Trump Says Arming Teachers Who Have Military Experience Would Be 'Great Deterrent'

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President Donald Trump greets Marjory Stoneman Douglas High School shooting survivor Jonathan Blank and his mother Melissa Blank (left) before hosting a listening session school shooting survivors, their parents, teachers and others in the State Dining Room at the White House February 21. Chip Somodevilla/Getty

President Donald Trump said he supports arming teachers who have "military or special training experience" to keep campuses safe in the event of a school shooting like the one in Parkland, Florida last week, which left 17 teachers and students dead.

Trump wrote a series of tweets Thursday morning apparently aimed at clarifying his beliefs on the most efficient way to combat school shooters.

"I never said 'give teachers guns' like was stated on Fake News CNN and NBC," Trump began. "What I said was to look at the possibility of giving 'concealed guns to gun-adept teachers with military or special training experience."

He appeared to suggest that only the "best 20 percent of teachers" should be able to bear arms on campus.

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President Donald Trump greets Marjory Stoneman Douglas High School shooting survivor Jonathan Blank and his mother Melissa Blank (left) before hosting a listening session school shooting survivors, their parents, teachers and others in the State Dining Room at the White House February 21. Chip Somodevilla/Getty

Trump expanded on comments he made during a "listening session" with survivors of the Florida shooting at the White House on Wednesday, during which he said: "If you had a teacher...who was adept at firearms, they could very well end the attack very quickly."

At the time, the president acknowledged that the proposal was controversial and while some of the participants at the meeting showed support for the idea, others were staunchly opposed.

In his tweets early Thursday morning, Trump said armed teachers would be able to "immediately fire back if a savage sicko came to a school with bad intentions."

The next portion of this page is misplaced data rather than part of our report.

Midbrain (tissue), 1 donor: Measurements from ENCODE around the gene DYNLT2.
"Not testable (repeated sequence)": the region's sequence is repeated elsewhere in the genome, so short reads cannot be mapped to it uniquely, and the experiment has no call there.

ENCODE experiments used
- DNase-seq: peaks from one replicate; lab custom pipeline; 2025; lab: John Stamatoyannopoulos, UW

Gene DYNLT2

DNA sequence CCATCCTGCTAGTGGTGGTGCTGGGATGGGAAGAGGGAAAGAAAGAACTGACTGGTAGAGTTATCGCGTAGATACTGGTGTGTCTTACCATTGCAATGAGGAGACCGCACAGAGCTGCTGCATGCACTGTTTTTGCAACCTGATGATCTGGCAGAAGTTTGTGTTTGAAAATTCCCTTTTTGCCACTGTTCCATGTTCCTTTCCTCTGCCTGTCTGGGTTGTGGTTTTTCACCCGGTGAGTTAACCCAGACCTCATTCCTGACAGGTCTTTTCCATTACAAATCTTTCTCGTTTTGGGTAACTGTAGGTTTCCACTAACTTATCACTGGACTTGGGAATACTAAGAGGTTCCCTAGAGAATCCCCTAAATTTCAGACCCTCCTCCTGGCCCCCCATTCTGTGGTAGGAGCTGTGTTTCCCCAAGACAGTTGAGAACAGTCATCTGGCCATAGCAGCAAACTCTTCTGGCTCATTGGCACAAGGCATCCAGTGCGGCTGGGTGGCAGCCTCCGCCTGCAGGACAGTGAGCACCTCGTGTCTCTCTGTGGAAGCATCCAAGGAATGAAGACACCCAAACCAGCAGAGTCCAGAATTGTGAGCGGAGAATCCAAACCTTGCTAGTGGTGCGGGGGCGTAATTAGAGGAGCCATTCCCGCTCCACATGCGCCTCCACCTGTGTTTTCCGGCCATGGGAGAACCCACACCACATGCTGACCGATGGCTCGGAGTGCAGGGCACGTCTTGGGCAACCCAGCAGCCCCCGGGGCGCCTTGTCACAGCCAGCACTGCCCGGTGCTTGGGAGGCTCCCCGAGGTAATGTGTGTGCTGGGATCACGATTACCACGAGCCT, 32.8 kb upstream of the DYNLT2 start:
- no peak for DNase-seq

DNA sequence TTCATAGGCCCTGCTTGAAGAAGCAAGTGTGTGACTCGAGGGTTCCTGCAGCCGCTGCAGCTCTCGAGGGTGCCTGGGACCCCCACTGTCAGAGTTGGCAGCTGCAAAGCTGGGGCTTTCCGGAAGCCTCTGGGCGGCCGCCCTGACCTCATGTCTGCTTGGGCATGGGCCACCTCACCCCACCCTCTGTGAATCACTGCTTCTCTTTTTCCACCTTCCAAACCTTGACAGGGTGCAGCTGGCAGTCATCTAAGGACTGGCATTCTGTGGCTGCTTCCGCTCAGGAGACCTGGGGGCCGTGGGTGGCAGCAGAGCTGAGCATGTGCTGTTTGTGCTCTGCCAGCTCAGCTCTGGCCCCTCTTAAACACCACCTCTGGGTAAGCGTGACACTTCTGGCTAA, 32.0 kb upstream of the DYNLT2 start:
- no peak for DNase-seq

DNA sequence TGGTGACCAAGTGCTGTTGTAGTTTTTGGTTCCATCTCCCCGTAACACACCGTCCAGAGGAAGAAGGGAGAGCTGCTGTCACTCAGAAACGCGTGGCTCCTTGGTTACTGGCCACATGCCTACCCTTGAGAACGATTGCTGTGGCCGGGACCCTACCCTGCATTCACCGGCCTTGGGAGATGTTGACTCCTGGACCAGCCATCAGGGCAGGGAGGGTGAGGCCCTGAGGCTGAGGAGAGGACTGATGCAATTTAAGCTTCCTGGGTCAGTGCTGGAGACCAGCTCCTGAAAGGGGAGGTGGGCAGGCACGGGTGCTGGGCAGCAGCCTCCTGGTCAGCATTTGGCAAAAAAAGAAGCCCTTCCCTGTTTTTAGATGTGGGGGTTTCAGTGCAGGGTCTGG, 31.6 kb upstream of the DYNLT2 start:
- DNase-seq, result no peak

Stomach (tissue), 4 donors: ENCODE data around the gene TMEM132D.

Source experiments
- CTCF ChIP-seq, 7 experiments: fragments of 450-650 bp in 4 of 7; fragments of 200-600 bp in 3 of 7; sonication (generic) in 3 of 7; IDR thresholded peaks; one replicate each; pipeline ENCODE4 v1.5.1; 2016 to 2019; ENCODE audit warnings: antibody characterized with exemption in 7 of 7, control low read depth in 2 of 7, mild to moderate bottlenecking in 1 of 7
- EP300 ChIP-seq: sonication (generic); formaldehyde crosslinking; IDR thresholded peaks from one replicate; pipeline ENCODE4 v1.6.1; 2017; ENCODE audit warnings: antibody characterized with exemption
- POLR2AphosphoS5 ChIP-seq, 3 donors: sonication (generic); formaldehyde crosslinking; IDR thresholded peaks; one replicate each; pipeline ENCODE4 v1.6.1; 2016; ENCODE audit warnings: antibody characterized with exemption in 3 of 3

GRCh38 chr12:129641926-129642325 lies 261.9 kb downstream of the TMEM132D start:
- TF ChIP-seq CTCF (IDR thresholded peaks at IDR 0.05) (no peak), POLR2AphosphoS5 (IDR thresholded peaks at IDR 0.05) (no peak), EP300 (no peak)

He wrote: "Highly trained teachers would also serve as a deterrent to the cowards that do this. Far more assets at much less cost than guards. A 'gun free' school is a magnet for bad people. ATTACKS WOULD END!"

The president said that "history shows that a school shooting lasts, on average, 3 minutes. It takes police and first responders approximately 5 to 8 minutes to get to site of crime."

He said "highly-trained, gun-adept, teachers/coaches would solve the problem instantly, before police arrive."

The attack at Marjory Stoneman Douglas High School, one of the nation's deadliest school shootings, lasted for approximately three minutes, police told the Associated Press.

Nikolas Cruz, the teenager accused of using an AR-15 rifle semi-automatic rifle to carry out the attack, told investigators that he shot students in the hallways and on the grounds of the school within that time period.

Trump said arming teachers would be a "great deterrent" because if a "potential sick shooter" knows a school has a large number of armed teachers "who will be instantly shooting, the sicko will NEVER attack the school."

"Cowards won't go there... Problem solved," the president said, adding that the U.S. must take an "offensive approach" because "defense alone won't work."

The president also said he will be "strongly pushing" for comprehensive background checks, with an emphasis on mental health. He also reiterated his support for raising age limits for gun sales to 21 and ending the sale of bump stocks, adding: "Congress is in a mood to finally do something on this issue–I hope!"

The gun control debate has returned to the fore in the wake of the February 14 shooting in Parkland, Florida. Survivors of the deadly attack have emerged as strong advocates for gun control, demanding lawmakers take action to prevent another shooting like the one that claimed the lives of their classmates and teachers.

Trump Says Arming Teachers Who Have Military Experience Would Be 'Great Deterrent' | U.S.
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